Feeling a bit blase about the usual Shrimp Dumpling (Har Gow), we decide to go with a variation of it: Jiou Tsai Hsien Hsia Jiao (Vegetable & Shrimp Dumpling). Despite the "dumpling" moniker, this Cantonese / HK version uses a different type of skin than the usual dumplings, and the inside is basically a Har Gow with the Chinese vegetable Jiou Tsai. Elite steamed it perfectly, and the skin is tender and not dried-out. The huge chunks of Shrimp and Jiou Tsai vegetable blended nicely to make another great dish, consistently good in all our visits.

Next up was another traditional dish, Bao Yue Zhen Zhu Ji (Sticky Rice Lotus Leaf Wrap) (badly translated on the menu). This is actually Nuo Mi Sticky Rice encasing Chicken and a variety of other ingredients, wrapped in a Lotus Leaf. Elite's version includes a piece of Abalone(!), showing off their nice spin on traditional dishes. While it sounds good on paper, in execution, I've never been a fan of Elite's version of this dish. The Abalone is a lower-grade Abalone and it's overcooked, so it becomes a big piece of rubbery badness. In addition, Elite has followed the trend of pre-wrapping the contents in a piece of parchment and then wrapping the parchment with the Lotus Leaf. Sadly, this blocks and limits the amount of Lotus Leaf flavor that seeps into the rice (traditionally the rice is wrapped directly with the Lotus Leaf). The end result is a very heavily sauced (too much) block of Nuo Mi with a rubbery piece of Abalone. The flavor combination in the sauce (hints of Oyster Sauce and Soy Sauce and other ingredients) overpowers the Chicken and Rice. I prefer Sea Harbour's version.

Another nice option that Elite offers (that many Dim Sum places don't) are the various Clay Pot Rice dishes. I've had mixed results with this dish at Elite, and today was no different. We ordered the Hwa Gu Huang Mao Ji Bao Zi Fan (Chicken & Mushrooms Claypot Rice), and the instant it came out I could already smell the problem: It was burnt already. This isn't steam in this picture, it's *smoke* from the burning rice along the edges!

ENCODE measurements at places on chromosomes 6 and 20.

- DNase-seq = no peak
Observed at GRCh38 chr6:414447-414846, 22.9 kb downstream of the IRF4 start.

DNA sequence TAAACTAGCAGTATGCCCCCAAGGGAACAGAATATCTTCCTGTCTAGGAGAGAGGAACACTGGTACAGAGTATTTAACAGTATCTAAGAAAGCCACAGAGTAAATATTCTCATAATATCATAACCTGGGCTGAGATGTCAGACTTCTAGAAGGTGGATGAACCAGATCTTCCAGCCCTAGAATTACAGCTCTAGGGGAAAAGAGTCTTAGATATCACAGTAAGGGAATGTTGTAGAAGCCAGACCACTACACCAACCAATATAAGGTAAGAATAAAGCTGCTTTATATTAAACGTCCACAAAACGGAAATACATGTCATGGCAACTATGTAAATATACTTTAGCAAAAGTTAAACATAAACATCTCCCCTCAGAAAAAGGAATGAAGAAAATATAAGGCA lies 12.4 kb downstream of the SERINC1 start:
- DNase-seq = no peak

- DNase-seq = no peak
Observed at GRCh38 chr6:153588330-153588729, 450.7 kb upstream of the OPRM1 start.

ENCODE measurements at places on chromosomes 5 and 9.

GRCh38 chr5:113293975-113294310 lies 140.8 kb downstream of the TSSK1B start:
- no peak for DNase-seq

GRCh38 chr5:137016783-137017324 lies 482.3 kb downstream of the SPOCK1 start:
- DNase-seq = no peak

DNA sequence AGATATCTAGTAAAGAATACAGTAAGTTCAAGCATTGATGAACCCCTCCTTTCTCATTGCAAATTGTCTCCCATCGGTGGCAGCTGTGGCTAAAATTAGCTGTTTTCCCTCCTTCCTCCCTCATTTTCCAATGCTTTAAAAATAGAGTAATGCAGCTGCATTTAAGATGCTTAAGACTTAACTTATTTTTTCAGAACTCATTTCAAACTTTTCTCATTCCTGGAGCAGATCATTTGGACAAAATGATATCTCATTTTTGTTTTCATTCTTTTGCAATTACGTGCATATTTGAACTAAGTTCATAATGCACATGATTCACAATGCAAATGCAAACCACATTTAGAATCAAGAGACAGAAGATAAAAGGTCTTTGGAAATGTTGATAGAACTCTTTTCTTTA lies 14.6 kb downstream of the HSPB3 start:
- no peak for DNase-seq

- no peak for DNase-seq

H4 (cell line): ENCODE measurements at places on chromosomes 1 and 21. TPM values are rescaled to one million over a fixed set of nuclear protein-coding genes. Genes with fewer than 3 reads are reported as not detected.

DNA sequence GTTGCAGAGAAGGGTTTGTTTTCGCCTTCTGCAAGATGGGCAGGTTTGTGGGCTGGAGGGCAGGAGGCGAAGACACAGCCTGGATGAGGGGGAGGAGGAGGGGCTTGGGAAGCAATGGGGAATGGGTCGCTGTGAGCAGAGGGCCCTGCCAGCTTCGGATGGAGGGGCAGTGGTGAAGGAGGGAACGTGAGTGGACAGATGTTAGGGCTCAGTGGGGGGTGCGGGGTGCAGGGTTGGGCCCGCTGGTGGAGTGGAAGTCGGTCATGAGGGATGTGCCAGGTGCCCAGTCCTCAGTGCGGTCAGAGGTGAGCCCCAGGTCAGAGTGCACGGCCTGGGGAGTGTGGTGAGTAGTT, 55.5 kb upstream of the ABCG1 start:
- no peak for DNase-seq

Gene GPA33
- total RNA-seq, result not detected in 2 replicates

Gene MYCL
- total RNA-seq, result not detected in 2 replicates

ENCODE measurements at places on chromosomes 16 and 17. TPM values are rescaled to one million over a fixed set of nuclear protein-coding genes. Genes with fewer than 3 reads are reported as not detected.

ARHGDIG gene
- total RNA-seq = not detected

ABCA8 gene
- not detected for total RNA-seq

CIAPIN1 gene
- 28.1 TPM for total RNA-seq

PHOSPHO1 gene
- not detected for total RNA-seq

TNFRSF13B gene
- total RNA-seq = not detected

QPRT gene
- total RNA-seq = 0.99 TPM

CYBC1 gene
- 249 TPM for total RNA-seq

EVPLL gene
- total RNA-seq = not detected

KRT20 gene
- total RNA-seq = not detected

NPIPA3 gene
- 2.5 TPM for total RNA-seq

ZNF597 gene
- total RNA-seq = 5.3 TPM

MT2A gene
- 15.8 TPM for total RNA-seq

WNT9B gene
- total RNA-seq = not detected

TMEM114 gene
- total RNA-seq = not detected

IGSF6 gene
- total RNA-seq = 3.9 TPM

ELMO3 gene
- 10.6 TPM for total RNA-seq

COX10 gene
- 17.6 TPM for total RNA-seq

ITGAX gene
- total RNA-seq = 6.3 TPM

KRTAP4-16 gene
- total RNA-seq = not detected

We quickly separated as much of the rice from the edges of the burning hot Clay Pot as possible and dug in. Due to the burnt rice, the smoke pervaded every bite of our dish, basically ruining it, sadly. Elite seems to have a problem delivering this dish out early enough before the rice is already beyond searing (and instead, burning).

We finished up with two Dim Sum desserts, starting with Elite's version of the Egg Custard Tart: Au Men Pu Dah (Macau Egg Custard). This is probably one of Elite's best dishes: Consistently good, it's a creamy egg-based Custard, warm and wonderfully rich, wrapped in a light, flaky pastry outer shell. Definitely better than Sea Harbour's version.

The second dessert, sadly, was the worst dish of the day: Lien Rong Jien Jwei Dwei (Sesame Ball). Basically this is a ball of dough with Lotus Paste filling, deep fried, and rolled in Sesame Seeds. When done right, it's delicious, but Elite's version has been disappointing: It came out cold, and the Lotus Paste was starting to solidify. The entire taste and texture combination was horrible, even the currently downgraded NBC and Ocean Star make a better version.

One other thing that should be noted is that the service was really bad today, even by normal Chinese restaurant standards. No one changed out our plates even once (usually busboys / waiters will swap out your plates whenever it gets too messy / piled on with bones, leaves, unwanted items, etc.). And getting the attention of the waitstaff was a major chore (but this is only for Lunch / Dim Sum). For Dinner, I've consistently had great service.

Overall, our total came out to ~$21 per person. The average price varies greatly depending on what you order, and on average since Elite rose from the ashes of New Concept (the former restaurant), I've averaged in the ~$20+ range; definitely on the pricey side for Dim Sum.

Elite Restaurant (Chinese name, Ming Liu Shan Zhuang) is one of the most popular Dim Sum restaurants in the San Gabriel Valley today. With arguably the nicest ambiance of all the Dim Sum restaurants, and a focus on quality and some interesting variety, Elite Restaurant serves great quality Dim Sum. I prefer the taste, recipes, and quality at Sea Harbour over Elite, but both of these restaurants represent the best Dim Sum in Southern California.

*** Rating: 8.9 (out of 10.0) ***

Elite Restaurant (Ming Liu Shan Zhuang)
700 South Atlantic Blvd.
Monterey Park, CA 91754
Tel: 626-282-9998

Dim Sum Hours: (Mon-Sun) 9:00 a.m. - 3:00 p.m.


Elite Restaurant
700 S Atlantic Blvd, Monterey Park, CA 91754